Before learning how many years he’d spend in prison, admitted hit-and-run driver Nicholas Hasselback looked at the Temple law student he’d nearly killed in April.
“I can’t begin to understand what you’ve gone through, but I try to,” he said. “I’m sorry.”
The apology wasn’t enough to avoid three to six years in prison. In a packed courtroom, Assistant District Attorney Lynne O’Brien recounted how Hasselback hit Tony Foltz on the Ben Franklin Parkway at 2:36 a.m. despite a passenger warning he was speeding toward pedestrians. Police found the car hidden behind his East Falls apartment and a bag into which he’d swept glass embedded with the victim’s hair and blood.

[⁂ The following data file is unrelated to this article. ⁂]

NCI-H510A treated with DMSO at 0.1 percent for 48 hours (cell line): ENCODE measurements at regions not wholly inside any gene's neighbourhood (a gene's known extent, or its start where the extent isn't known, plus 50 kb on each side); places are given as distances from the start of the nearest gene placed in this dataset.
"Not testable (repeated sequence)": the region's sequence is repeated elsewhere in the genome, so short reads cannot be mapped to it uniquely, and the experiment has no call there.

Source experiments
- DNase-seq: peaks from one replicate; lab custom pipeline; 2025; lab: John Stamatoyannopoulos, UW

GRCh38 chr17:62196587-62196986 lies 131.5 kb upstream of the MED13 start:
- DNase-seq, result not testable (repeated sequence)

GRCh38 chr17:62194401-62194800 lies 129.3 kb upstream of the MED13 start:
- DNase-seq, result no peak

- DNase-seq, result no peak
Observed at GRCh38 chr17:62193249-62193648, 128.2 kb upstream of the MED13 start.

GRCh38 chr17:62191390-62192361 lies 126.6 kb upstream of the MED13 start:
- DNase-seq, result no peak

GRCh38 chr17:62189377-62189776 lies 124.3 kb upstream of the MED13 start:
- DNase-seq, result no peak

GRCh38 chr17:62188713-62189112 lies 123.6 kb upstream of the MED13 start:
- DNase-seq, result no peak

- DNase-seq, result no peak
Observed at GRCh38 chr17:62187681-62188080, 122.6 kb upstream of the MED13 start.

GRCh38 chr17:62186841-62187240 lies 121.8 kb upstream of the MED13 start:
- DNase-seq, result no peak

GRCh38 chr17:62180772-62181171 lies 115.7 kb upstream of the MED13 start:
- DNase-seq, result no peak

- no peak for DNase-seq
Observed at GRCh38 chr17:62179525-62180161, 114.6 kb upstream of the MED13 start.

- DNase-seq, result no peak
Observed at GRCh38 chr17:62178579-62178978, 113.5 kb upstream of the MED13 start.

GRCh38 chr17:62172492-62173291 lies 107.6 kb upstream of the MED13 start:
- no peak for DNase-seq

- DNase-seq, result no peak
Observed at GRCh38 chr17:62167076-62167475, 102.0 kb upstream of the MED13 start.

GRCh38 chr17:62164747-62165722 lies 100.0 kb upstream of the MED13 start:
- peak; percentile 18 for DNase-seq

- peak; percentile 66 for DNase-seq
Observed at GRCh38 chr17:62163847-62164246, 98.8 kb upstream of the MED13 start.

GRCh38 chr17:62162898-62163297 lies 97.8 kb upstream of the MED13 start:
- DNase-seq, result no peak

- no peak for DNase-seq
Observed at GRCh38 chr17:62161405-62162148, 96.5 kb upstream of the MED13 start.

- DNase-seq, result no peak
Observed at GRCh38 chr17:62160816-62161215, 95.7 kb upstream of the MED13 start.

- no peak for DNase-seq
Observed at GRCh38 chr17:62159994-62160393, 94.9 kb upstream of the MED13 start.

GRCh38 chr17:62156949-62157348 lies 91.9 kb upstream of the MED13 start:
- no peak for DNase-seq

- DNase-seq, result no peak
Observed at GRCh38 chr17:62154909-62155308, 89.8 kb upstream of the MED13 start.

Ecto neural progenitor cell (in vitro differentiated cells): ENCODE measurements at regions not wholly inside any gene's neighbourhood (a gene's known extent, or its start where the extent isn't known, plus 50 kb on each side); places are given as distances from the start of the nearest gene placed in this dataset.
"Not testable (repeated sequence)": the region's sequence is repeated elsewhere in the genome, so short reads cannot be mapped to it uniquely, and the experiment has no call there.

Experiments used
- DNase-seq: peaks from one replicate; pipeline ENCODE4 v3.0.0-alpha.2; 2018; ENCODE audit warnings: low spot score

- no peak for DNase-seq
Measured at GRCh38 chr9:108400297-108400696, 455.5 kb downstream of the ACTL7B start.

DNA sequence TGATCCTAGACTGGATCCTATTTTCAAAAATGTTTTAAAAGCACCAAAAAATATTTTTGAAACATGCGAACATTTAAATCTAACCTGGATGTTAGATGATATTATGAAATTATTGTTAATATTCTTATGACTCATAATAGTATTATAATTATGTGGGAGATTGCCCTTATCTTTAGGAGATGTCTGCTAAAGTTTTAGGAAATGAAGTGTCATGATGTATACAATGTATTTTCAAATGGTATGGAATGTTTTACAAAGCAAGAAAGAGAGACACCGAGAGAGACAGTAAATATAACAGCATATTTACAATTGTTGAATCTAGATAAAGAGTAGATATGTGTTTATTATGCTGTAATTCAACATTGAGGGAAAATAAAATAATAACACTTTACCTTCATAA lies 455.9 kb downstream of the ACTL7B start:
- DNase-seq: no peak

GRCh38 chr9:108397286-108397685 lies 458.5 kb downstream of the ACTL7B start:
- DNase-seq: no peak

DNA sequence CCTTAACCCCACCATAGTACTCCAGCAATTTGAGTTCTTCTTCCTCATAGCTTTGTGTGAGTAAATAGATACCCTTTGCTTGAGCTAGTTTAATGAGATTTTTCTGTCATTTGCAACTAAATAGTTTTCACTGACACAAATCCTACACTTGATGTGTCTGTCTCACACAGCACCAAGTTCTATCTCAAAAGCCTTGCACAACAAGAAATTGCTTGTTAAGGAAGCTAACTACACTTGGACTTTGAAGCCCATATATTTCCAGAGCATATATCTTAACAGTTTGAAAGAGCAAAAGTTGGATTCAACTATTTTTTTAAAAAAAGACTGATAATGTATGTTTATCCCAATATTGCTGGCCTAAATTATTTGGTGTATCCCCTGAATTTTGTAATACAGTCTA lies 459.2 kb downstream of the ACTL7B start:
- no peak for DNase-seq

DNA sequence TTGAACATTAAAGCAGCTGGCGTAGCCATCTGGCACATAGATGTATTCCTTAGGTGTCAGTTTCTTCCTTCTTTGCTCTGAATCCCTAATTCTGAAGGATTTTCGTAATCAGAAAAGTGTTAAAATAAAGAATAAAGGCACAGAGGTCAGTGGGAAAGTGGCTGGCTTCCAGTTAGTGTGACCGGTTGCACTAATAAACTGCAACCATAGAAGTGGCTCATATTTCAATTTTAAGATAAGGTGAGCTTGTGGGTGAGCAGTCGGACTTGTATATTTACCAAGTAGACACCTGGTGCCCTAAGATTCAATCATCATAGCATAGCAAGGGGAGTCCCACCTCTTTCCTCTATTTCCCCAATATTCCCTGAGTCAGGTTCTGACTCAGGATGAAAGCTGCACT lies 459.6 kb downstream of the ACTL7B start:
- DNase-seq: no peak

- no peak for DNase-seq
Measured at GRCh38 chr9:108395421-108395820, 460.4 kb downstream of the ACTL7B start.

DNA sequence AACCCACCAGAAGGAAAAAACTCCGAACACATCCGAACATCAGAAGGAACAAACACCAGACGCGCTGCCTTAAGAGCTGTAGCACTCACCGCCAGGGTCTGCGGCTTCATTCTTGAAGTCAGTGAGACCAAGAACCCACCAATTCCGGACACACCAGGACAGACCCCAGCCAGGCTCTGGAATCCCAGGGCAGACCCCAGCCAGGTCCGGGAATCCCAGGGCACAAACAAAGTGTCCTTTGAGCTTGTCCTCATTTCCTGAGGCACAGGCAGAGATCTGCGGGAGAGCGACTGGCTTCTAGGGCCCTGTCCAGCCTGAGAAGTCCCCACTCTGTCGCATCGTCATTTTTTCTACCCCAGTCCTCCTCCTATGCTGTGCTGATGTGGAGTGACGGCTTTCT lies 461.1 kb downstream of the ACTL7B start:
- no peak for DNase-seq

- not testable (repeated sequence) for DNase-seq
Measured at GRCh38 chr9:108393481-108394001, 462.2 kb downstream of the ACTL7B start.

Hasselback’s mother apologized for the pain “one bad decision” created. Judge Harold M. Kane deemed it a “reckless indifference to the value of human life” and scoffed that character witnesses read from statements. “Speaking from the heart” would have brought a lighter sentence, he said.
“You surrender Jan. 3 in this courtroom,” Kane bellowed at the 23-year-old. “If you don’t come in that day, I’ll hammer you.”
Of the night her son was hit, Foltz’s mother Fran Ryan said, “We were told the next 48 hours were telling, that he probably wasn’t going to die, but to prepare ourselves for anything.”